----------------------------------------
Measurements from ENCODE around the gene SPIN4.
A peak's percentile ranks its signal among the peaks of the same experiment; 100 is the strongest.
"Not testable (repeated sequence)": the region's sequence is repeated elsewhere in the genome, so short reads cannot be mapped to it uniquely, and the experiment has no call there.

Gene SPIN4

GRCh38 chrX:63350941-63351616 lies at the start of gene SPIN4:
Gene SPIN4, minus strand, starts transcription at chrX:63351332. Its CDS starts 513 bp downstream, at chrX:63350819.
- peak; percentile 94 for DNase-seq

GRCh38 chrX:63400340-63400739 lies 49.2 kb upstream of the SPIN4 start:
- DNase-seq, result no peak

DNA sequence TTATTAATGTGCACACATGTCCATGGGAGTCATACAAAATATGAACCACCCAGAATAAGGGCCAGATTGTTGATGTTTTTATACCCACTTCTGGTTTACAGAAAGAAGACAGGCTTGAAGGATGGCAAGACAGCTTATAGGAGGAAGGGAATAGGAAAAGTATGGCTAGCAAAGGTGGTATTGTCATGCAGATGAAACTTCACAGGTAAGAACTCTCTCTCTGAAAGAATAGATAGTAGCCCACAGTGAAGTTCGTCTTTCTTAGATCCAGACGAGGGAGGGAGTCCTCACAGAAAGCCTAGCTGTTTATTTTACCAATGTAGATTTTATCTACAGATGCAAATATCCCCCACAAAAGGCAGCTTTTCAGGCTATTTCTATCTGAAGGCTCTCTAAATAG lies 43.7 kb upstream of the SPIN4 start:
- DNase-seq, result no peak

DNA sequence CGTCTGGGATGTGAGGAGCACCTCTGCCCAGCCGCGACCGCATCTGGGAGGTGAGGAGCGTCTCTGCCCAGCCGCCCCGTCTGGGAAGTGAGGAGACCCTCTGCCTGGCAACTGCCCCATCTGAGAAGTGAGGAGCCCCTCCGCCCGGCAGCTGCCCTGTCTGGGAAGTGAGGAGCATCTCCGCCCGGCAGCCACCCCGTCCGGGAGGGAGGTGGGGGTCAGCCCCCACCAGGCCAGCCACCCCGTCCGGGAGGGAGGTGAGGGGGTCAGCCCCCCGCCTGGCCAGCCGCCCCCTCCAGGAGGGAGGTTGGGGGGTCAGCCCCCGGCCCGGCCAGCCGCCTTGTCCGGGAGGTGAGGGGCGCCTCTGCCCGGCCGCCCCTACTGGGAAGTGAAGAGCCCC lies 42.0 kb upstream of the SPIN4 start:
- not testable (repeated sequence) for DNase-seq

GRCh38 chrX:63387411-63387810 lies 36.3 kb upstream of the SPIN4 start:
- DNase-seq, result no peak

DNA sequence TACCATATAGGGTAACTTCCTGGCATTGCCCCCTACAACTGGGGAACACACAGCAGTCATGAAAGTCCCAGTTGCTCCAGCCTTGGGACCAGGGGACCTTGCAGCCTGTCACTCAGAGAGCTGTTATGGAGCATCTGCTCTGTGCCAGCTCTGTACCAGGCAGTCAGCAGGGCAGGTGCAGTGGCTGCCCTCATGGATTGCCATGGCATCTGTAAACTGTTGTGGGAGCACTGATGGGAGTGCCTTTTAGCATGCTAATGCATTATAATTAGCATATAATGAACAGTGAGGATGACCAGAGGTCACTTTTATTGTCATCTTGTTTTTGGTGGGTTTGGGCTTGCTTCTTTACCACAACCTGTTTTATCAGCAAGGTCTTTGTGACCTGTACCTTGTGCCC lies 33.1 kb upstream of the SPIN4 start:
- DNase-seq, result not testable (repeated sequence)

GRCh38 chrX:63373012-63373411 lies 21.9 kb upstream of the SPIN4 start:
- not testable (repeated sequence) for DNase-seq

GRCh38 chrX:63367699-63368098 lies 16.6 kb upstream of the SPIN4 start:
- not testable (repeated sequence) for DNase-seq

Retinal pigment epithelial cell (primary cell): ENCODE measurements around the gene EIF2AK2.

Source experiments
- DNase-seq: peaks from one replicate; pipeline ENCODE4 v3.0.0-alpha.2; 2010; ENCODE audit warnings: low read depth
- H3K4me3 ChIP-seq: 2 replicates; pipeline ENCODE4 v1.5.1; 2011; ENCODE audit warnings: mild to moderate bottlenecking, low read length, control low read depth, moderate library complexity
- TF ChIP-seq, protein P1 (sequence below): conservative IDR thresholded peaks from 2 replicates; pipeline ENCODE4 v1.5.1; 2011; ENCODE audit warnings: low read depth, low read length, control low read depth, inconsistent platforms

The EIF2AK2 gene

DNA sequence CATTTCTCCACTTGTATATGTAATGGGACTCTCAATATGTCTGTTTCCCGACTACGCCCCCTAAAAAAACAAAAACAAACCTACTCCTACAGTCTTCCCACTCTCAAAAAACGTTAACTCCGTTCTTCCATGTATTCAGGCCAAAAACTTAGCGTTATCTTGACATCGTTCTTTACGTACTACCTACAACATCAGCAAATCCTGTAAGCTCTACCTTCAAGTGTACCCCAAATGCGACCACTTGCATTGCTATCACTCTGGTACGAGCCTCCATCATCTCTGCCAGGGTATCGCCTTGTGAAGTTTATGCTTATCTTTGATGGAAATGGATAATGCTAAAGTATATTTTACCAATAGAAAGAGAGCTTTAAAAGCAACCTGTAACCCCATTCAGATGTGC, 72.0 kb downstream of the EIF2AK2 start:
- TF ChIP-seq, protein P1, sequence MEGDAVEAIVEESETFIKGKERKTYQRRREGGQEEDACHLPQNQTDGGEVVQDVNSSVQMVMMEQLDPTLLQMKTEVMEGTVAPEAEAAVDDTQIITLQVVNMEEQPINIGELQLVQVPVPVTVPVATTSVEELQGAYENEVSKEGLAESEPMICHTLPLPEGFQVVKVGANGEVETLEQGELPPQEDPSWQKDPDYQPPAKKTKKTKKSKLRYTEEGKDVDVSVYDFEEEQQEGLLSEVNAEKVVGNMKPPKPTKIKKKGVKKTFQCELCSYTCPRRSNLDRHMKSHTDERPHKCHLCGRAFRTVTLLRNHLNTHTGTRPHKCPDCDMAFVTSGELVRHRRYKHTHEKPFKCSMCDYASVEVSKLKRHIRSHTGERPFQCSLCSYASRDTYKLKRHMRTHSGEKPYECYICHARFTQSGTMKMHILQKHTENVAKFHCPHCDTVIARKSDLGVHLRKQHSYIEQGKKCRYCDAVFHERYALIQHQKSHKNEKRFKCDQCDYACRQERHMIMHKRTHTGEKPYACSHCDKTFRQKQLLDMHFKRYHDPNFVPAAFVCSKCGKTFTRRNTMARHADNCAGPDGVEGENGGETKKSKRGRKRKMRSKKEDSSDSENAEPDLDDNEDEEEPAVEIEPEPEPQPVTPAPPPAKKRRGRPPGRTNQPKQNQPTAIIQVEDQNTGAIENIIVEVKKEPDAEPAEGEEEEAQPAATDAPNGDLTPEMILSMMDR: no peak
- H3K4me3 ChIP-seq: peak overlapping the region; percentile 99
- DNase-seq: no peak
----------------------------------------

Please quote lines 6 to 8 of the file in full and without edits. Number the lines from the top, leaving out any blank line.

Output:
Gene SPIN4, minus strand, starts transcription at chrX:63351332. Its CDS starts 513 bp downstream, at chrX:63350819.
- peak; percentile 94 for DNase-seq

GRCh38 chrX:63400340-63400739 lies 49.2 kb upstream of the SPIN4 start: